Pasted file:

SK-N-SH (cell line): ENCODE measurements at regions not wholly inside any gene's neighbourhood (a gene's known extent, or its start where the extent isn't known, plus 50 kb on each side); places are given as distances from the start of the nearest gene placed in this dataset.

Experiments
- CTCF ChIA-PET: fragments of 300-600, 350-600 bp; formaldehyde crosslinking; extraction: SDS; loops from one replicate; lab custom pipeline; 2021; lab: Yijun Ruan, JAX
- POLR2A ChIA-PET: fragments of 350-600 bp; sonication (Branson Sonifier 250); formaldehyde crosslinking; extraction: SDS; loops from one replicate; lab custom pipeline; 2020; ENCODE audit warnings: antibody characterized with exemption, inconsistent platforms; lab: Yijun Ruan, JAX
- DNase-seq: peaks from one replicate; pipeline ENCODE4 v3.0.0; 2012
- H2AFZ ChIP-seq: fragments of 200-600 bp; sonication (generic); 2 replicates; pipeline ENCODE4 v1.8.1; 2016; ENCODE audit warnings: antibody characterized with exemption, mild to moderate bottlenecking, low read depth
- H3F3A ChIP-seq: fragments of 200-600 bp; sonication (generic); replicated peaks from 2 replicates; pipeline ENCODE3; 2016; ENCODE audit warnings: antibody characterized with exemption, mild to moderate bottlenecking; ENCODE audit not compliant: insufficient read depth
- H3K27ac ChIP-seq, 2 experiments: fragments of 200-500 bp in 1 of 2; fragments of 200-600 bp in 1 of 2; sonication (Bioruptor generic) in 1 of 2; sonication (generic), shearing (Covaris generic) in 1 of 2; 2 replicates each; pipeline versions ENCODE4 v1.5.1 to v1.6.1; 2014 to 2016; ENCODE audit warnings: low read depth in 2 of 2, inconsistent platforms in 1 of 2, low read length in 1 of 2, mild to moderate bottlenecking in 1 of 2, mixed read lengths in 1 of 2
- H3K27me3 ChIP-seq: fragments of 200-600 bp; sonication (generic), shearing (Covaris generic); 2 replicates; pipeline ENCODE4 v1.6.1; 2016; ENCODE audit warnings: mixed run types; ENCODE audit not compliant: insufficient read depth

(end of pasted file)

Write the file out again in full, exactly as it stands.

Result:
SK-N-SH (cell line): ENCODE measurements at regions not wholly inside any gene's neighbourhood (a gene's known extent, or its start where the extent isn't known, plus 50 kb on each side); places are given as distances from the start of the nearest gene placed in this dataset.

Experiments
- CTCF ChIA-PET: fragments of 300-600, 350-600 bp; formaldehyde crosslinking; extraction: SDS; loops from one replicate; lab custom pipeline; 2021; lab: Yijun Ruan, JAX
- POLR2A ChIA-PET: fragments of 350-600 bp; sonication (Branson Sonifier 250); formaldehyde crosslinking; extraction: SDS; loops from one replicate; lab custom pipeline; 2020; ENCODE audit warnings: antibody characterized with exemption, inconsistent platforms; lab: Yijun Ruan, JAX
- DNase-seq: peaks from one replicate; pipeline ENCODE4 v3.0.0; 2012
- H2AFZ ChIP-seq: fragments of 200-600 bp; sonication (generic); 2 replicates; pipeline ENCODE4 v1.8.1; 2016; ENCODE audit warnings: antibody characterized with exemption, mild to moderate bottlenecking, low read depth
- H3F3A ChIP-seq: fragments of 200-600 bp; sonication (generic); replicated peaks from 2 replicates; pipeline ENCODE3; 2016; ENCODE audit warnings: antibody characterized with exemption, mild to moderate bottlenecking; ENCODE audit not compliant: insufficient read depth
- H3K27ac ChIP-seq, 2 experiments: fragments of 200-500 bp in 1 of 2; fragments of 200-600 bp in 1 of 2; sonication (Bioruptor generic) in 1 of 2; sonication (generic), shearing (Covaris generic) in 1 of 2; 2 replicates each; pipeline versions ENCODE4 v1.5.1 to v1.6.1; 2014 to 2016; ENCODE audit warnings: low read depth in 2 of 2, inconsistent platforms in 1 of 2, low read length in 1 of 2, mild to moderate bottlenecking in 1 of 2, mixed read lengths in 1 of 2
- H3K27me3 ChIP-seq: fragments of 200-600 bp; sonication (generic), shearing (Covaris generic); 2 replicates; pipeline ENCODE4 v1.6.1; 2016; ENCODE audit warnings: mixed run types; ENCODE audit not compliant: insufficient read depth